The world’s largest crypto exchange, Binance, posted half of the $400 million investment that Forbes recently announced. Forbes (to be listed as FRBS) plans to use the funds to merge with an SPAC early this year. The exchange’s investment makes Binance one of the top two owners of the media company, and will get two seats on the nine person board of directors.
“SEC Probes Trading Affiliates of Crypto Giant Binance’s U.S. Arm,” by Caitlin Ostroff, Patricia Kowsmann and Dave Michaels
The SEC is looking into the relationship between Binance’s U.S. operations and two market making firms that utilize the platform. Caitlin looks at the role market makers play within the broader crypto ecosystem, and how they could potentially fall under the SEC’s jurisdiction.
“The Wild Adventures of a Father-Son Duo That Go Searching for Stuck Bitcoin,” by Tim Copeland, The Block
Tim goes into the world of a family-run Bitcoin-saving business — and how the two have flown all around trying to recover lost Bitcoin, while never knowing what might be in the wallets they are being paid to open.
“FTX Takes Aim at the $300 Billion Luxury Goods Market and Hires a Beauty Entrepreneur to Head the Push,” by Adam Morgan McCarthy, Markets Insider
In another unexpected turn of lateral movement, the rapidly growing crypto exchange FTX announced plans to move into the luxury goods market. Adam breaks down how this move is the latest in CEO Sam Bankman-Fried’s aggressive cross-industry marketing strategy that helped the company grow to $32 billion in three years.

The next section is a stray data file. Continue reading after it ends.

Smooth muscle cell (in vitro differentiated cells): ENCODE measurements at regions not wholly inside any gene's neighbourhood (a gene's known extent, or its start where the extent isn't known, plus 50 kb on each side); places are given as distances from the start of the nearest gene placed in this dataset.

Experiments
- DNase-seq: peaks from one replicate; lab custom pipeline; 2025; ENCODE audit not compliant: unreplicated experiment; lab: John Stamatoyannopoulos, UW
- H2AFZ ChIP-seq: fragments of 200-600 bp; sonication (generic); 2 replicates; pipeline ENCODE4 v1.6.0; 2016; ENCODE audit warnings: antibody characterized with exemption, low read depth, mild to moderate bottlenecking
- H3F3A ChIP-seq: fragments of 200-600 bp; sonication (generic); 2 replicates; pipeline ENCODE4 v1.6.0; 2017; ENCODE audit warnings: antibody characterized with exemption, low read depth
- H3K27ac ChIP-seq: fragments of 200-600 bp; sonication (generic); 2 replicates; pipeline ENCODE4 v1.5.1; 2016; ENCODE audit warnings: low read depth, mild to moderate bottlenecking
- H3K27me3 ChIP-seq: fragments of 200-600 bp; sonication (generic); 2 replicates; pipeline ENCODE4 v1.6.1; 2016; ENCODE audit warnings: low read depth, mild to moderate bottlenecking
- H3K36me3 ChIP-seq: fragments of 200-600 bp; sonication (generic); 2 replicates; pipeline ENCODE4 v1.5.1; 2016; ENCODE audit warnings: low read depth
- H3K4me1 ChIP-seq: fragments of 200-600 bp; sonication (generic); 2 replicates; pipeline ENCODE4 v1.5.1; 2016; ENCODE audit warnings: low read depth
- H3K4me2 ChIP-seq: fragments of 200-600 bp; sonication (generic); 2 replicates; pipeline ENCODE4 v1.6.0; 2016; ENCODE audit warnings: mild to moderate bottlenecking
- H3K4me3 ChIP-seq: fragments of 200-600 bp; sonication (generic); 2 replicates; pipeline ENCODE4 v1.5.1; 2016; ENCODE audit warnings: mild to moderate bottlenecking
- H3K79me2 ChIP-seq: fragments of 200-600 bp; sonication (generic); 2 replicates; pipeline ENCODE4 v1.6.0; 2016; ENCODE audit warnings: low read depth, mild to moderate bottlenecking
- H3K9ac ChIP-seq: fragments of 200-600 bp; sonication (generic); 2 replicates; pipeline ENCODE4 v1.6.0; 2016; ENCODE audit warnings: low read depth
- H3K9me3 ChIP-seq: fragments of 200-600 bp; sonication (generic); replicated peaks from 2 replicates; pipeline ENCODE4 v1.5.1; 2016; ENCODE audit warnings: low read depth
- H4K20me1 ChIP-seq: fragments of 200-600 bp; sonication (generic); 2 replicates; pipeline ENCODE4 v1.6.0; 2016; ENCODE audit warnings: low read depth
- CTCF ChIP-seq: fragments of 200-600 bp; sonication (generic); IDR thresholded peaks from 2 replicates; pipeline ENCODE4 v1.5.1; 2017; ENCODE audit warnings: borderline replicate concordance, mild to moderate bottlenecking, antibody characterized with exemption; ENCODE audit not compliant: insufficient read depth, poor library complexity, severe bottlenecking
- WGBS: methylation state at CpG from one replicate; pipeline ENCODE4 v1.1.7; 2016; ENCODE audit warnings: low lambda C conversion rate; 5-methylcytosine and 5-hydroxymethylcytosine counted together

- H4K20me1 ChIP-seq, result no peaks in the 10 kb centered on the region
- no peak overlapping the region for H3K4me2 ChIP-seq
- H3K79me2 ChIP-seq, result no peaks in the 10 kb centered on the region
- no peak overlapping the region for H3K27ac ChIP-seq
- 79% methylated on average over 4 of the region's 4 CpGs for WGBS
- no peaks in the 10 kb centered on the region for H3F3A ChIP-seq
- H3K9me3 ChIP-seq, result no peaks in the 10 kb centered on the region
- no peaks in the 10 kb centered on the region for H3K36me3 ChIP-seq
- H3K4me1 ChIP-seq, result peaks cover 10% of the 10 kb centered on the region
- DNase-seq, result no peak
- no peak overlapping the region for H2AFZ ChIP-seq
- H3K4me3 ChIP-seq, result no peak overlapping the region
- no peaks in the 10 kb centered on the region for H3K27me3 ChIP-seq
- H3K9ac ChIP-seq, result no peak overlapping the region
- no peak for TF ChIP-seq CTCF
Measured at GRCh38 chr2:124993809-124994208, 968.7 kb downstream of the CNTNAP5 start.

And now — let’s see some research!
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Top Crypto Research in February
Before we dive into some research reports, we wanted to give two shoutouts to new crypto publications out there. First off, Agorism in The 21st Century, a philosophy journal edited by @lunar_mining, ACJR board member Paul Dylan Ennis and an anonymous contributor. The journal will cover topics including the ideology and radicalism underpinning much of the crypto industry. Next, crypto PR firm YAP Global has released their own newsletter on crypto trends, The Context, with the aim of providing more “context” (get it?) on what’s happening in the news.
“Assessment of Risks to Financial Stability from Crypto-assets,” by the Financial Stability Board
This report by the FSB — an international body tasked with monitoring the global financial system — looks into potential risks to financial stability Bitcoin, stablecoins, or DeFi might represent. Despite the group’s concern that crypto-asset platforms are becoming increasingly connected to legacy financial institutions, the report concludes with recommendations to increase research and observation of the crypto space.
“Giving in Crypto Boomed in 2021,” by Christine Kim, Galaxy Digital Research